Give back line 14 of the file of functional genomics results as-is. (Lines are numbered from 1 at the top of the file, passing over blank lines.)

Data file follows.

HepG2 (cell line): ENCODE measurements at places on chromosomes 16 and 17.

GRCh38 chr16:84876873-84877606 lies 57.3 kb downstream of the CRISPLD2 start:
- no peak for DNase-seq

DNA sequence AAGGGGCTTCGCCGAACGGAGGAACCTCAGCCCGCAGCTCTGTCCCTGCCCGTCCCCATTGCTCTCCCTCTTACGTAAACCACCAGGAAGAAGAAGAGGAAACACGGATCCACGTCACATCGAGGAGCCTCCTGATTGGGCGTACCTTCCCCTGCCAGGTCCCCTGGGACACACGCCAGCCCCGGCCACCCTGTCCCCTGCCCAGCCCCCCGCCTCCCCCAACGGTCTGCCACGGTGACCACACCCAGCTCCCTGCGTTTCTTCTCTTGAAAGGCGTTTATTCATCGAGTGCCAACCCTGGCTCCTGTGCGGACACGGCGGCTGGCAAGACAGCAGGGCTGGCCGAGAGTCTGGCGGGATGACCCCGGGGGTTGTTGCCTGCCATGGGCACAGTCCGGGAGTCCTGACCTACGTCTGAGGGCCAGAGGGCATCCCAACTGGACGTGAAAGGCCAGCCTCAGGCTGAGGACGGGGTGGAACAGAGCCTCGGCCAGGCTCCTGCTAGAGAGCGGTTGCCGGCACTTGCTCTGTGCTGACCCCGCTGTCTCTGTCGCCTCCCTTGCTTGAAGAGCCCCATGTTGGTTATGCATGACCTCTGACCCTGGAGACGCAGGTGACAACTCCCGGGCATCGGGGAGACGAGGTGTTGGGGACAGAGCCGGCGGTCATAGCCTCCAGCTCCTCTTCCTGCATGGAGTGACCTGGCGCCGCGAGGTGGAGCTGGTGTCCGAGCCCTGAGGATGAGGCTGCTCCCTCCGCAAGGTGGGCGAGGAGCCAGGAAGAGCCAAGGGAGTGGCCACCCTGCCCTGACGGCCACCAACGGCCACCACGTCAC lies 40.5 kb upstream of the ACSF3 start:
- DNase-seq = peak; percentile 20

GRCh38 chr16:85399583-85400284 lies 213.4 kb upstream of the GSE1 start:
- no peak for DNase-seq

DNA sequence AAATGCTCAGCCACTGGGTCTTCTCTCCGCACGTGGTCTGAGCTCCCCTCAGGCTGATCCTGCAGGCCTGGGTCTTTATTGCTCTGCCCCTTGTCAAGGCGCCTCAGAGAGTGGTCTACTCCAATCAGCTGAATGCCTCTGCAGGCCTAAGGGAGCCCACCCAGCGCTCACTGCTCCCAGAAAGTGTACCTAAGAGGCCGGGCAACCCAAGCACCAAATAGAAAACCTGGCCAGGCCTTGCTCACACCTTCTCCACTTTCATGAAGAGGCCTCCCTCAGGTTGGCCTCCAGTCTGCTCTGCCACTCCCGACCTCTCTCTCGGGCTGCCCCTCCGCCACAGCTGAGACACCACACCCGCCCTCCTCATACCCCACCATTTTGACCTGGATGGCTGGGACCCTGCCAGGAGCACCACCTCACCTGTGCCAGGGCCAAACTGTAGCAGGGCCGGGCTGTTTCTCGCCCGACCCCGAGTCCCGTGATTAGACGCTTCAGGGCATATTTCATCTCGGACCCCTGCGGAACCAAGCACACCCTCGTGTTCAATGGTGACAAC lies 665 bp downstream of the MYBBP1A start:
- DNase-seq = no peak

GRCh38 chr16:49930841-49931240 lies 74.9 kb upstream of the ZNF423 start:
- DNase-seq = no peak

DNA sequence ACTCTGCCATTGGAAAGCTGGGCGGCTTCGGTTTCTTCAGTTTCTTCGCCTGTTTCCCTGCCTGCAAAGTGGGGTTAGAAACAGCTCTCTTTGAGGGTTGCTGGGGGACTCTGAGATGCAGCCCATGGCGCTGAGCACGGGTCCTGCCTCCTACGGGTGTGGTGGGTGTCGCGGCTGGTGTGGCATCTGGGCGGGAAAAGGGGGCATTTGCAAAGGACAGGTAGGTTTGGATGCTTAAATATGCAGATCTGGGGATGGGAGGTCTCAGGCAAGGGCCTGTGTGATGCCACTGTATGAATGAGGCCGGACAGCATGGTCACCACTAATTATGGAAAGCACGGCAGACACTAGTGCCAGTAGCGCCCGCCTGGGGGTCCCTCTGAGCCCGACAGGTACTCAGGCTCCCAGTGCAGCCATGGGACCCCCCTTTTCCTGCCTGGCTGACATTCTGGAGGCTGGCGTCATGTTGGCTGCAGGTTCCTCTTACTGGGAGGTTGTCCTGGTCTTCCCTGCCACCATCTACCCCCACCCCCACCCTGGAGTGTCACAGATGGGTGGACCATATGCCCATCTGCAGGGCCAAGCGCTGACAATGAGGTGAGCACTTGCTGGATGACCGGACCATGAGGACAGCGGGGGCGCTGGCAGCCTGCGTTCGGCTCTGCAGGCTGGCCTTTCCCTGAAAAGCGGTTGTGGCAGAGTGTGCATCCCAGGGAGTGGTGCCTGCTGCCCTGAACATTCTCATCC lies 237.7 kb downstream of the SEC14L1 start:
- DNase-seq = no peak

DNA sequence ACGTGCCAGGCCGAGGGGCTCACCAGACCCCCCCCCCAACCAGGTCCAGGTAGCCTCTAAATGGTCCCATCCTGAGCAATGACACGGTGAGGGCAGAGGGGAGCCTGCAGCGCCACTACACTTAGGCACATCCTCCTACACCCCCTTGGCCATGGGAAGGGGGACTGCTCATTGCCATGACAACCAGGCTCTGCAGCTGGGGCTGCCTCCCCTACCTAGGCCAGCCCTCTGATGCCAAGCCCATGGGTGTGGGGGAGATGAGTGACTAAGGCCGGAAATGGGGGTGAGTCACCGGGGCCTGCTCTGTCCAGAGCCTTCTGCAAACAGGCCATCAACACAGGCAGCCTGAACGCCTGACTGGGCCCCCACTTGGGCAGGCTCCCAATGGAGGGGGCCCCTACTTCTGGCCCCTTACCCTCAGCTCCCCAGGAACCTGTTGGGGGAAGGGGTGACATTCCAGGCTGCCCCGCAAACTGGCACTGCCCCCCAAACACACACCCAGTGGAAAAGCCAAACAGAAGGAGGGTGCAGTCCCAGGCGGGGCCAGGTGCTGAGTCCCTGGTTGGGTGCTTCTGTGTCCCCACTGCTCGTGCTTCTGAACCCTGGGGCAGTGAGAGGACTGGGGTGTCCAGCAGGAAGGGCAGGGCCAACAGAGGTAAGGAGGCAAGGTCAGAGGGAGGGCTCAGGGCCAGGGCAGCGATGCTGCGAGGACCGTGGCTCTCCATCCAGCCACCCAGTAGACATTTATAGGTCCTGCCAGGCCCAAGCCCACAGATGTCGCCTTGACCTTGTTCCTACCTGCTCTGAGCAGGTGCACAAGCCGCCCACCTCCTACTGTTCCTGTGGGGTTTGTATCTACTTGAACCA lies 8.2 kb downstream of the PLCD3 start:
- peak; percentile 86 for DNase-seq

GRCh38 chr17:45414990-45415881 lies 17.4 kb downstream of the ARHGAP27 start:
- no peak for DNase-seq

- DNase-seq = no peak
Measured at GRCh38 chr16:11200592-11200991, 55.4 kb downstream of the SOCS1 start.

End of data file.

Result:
DNA sequence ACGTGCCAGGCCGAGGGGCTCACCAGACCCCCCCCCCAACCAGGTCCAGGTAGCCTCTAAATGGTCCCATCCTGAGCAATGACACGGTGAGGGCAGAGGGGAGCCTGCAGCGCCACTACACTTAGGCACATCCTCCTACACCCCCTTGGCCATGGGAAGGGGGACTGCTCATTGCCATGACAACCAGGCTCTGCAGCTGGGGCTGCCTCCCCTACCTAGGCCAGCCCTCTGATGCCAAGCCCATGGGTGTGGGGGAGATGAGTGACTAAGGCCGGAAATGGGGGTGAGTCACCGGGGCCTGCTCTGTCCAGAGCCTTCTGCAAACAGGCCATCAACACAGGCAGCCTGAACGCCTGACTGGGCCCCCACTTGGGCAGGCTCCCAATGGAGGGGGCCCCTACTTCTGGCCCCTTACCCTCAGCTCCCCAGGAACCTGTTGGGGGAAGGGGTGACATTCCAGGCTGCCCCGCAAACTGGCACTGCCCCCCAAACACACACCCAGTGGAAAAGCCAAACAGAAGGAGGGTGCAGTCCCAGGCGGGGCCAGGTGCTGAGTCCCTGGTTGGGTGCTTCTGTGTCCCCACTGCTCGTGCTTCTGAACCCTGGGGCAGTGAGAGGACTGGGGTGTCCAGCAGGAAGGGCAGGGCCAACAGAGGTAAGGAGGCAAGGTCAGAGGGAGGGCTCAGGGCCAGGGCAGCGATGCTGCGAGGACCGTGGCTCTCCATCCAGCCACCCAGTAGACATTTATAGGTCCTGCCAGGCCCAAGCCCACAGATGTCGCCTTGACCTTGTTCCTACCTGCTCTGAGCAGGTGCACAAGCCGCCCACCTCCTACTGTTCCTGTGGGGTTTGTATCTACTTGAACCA lies 8.2 kb downstream of the PLCD3 start: